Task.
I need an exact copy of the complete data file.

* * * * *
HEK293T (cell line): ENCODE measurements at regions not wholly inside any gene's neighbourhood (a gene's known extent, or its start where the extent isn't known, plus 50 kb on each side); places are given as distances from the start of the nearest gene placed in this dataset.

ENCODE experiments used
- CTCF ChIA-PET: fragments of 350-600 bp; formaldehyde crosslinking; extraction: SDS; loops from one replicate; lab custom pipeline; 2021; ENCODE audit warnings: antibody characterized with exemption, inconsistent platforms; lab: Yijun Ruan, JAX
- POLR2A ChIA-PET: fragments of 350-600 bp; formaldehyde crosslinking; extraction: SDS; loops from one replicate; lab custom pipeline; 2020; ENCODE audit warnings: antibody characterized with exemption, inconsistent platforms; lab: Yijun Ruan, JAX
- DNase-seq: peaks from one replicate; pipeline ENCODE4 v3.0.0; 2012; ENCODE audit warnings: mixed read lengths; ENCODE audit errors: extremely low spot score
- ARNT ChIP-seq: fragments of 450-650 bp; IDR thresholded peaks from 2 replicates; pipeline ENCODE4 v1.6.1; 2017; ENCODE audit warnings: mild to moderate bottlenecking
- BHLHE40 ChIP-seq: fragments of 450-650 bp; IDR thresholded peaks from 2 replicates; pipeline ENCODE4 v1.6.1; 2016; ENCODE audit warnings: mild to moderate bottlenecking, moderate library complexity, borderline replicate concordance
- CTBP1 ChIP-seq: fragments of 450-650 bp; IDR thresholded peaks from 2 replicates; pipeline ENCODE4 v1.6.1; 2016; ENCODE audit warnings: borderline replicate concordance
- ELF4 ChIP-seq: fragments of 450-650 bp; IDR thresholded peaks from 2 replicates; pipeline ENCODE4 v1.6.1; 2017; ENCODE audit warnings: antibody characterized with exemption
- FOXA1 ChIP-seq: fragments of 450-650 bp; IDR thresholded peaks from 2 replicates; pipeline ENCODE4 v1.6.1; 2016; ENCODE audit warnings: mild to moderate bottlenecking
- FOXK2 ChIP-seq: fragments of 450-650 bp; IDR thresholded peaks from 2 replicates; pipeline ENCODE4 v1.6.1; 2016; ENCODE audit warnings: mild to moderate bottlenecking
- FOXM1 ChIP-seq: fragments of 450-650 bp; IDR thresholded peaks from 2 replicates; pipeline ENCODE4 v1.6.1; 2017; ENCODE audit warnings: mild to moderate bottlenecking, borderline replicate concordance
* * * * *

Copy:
HEK293T (cell line): ENCODE measurements at regions not wholly inside any gene's neighbourhood (a gene's known extent, or its start where the extent isn't known, plus 50 kb on each side); places are given as distances from the start of the nearest gene placed in this dataset.

ENCODE experiments used
- CTCF ChIA-PET: fragments of 350-600 bp; formaldehyde crosslinking; extraction: SDS; loops from one replicate; lab custom pipeline; 2021; ENCODE audit warnings: antibody characterized with exemption, inconsistent platforms; lab: Yijun Ruan, JAX
- POLR2A ChIA-PET: fragments of 350-600 bp; formaldehyde crosslinking; extraction: SDS; loops from one replicate; lab custom pipeline; 2020; ENCODE audit warnings: antibody characterized with exemption, inconsistent platforms; lab: Yijun Ruan, JAX
- DNase-seq: peaks from one replicate; pipeline ENCODE4 v3.0.0; 2012; ENCODE audit warnings: mixed read lengths; ENCODE audit errors: extremely low spot score
- ARNT ChIP-seq: fragments of 450-650 bp; IDR thresholded peaks from 2 replicates; pipeline ENCODE4 v1.6.1; 2017; ENCODE audit warnings: mild to moderate bottlenecking
- BHLHE40 ChIP-seq: fragments of 450-650 bp; IDR thresholded peaks from 2 replicates; pipeline ENCODE4 v1.6.1; 2016; ENCODE audit warnings: mild to moderate bottlenecking, moderate library complexity, borderline replicate concordance
- CTBP1 ChIP-seq: fragments of 450-650 bp; IDR thresholded peaks from 2 replicates; pipeline ENCODE4 v1.6.1; 2016; ENCODE audit warnings: borderline replicate concordance
- ELF4 ChIP-seq: fragments of 450-650 bp; IDR thresholded peaks from 2 replicates; pipeline ENCODE4 v1.6.1; 2017; ENCODE audit warnings: antibody characterized with exemption
- FOXA1 ChIP-seq: fragments of 450-650 bp; IDR thresholded peaks from 2 replicates; pipeline ENCODE4 v1.6.1; 2016; ENCODE audit warnings: mild to moderate bottlenecking
- FOXK2 ChIP-seq: fragments of 450-650 bp; IDR thresholded peaks from 2 replicates; pipeline ENCODE4 v1.6.1; 2016; ENCODE audit warnings: mild to moderate bottlenecking
- FOXM1 ChIP-seq: fragments of 450-650 bp; IDR thresholded peaks from 2 replicates; pipeline ENCODE4 v1.6.1; 2017; ENCODE audit warnings: mild to moderate bottlenecking, borderline replicate concordance